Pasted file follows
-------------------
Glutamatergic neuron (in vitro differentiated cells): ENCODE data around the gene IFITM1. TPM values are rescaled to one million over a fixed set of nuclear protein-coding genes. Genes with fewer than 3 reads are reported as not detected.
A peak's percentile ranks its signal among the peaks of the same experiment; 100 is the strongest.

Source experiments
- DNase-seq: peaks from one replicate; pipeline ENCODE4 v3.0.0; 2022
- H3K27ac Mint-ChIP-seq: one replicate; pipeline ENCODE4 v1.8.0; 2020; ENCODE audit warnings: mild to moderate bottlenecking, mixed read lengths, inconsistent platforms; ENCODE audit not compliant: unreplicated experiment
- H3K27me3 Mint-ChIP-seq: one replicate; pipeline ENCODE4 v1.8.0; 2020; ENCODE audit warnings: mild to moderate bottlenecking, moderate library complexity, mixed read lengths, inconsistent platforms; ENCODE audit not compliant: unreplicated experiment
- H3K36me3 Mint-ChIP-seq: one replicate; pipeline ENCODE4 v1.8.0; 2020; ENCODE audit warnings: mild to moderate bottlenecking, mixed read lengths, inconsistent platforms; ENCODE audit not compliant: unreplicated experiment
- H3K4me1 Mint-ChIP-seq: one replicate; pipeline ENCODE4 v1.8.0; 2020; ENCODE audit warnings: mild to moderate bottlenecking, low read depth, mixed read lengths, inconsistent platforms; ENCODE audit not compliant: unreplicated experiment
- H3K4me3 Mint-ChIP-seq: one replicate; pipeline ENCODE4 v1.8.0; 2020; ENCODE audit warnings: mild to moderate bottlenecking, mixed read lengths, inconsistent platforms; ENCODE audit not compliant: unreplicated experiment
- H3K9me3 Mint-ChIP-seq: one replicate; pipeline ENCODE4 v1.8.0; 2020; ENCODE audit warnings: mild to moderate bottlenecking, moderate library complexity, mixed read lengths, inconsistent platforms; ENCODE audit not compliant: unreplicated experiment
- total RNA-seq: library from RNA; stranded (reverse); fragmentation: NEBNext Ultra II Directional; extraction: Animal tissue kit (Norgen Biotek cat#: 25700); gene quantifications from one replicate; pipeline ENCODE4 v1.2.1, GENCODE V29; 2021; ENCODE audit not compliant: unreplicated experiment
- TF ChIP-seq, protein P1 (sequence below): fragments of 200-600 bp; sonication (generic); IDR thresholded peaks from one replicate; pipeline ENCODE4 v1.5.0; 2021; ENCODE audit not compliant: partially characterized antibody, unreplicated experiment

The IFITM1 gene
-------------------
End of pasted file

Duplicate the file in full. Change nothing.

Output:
Glutamatergic neuron (in vitro differentiated cells): ENCODE data around the gene IFITM1. TPM values are rescaled to one million over a fixed set of nuclear protein-coding genes. Genes with fewer than 3 reads are reported as not detected.
A peak's percentile ranks its signal among the peaks of the same experiment; 100 is the strongest.

Source experiments
- DNase-seq: peaks from one replicate; pipeline ENCODE4 v3.0.0; 2022
- H3K27ac Mint-ChIP-seq: one replicate; pipeline ENCODE4 v1.8.0; 2020; ENCODE audit warnings: mild to moderate bottlenecking, mixed read lengths, inconsistent platforms; ENCODE audit not compliant: unreplicated experiment
- H3K27me3 Mint-ChIP-seq: one replicate; pipeline ENCODE4 v1.8.0; 2020; ENCODE audit warnings: mild to moderate bottlenecking, moderate library complexity, mixed read lengths, inconsistent platforms; ENCODE audit not compliant: unreplicated experiment
- H3K36me3 Mint-ChIP-seq: one replicate; pipeline ENCODE4 v1.8.0; 2020; ENCODE audit warnings: mild to moderate bottlenecking, mixed read lengths, inconsistent platforms; ENCODE audit not compliant: unreplicated experiment
- H3K4me1 Mint-ChIP-seq: one replicate; pipeline ENCODE4 v1.8.0; 2020; ENCODE audit warnings: mild to moderate bottlenecking, low read depth, mixed read lengths, inconsistent platforms; ENCODE audit not compliant: unreplicated experiment
- H3K4me3 Mint-ChIP-seq: one replicate; pipeline ENCODE4 v1.8.0; 2020; ENCODE audit warnings: mild to moderate bottlenecking, mixed read lengths, inconsistent platforms; ENCODE audit not compliant: unreplicated experiment
- H3K9me3 Mint-ChIP-seq: one replicate; pipeline ENCODE4 v1.8.0; 2020; ENCODE audit warnings: mild to moderate bottlenecking, moderate library complexity, mixed read lengths, inconsistent platforms; ENCODE audit not compliant: unreplicated experiment
- total RNA-seq: library from RNA; stranded (reverse); fragmentation: NEBNext Ultra II Directional; extraction: Animal tissue kit (Norgen Biotek cat#: 25700); gene quantifications from one replicate; pipeline ENCODE4 v1.2.1, GENCODE V29; 2021; ENCODE audit not compliant: unreplicated experiment
- TF ChIP-seq, protein P1 (sequence below): fragments of 200-600 bp; sonication (generic); IDR thresholded peaks from one replicate; pipeline ENCODE4 v1.5.0; 2021; ENCODE audit not compliant: partially characterized antibody, unreplicated experiment

The IFITM1 gene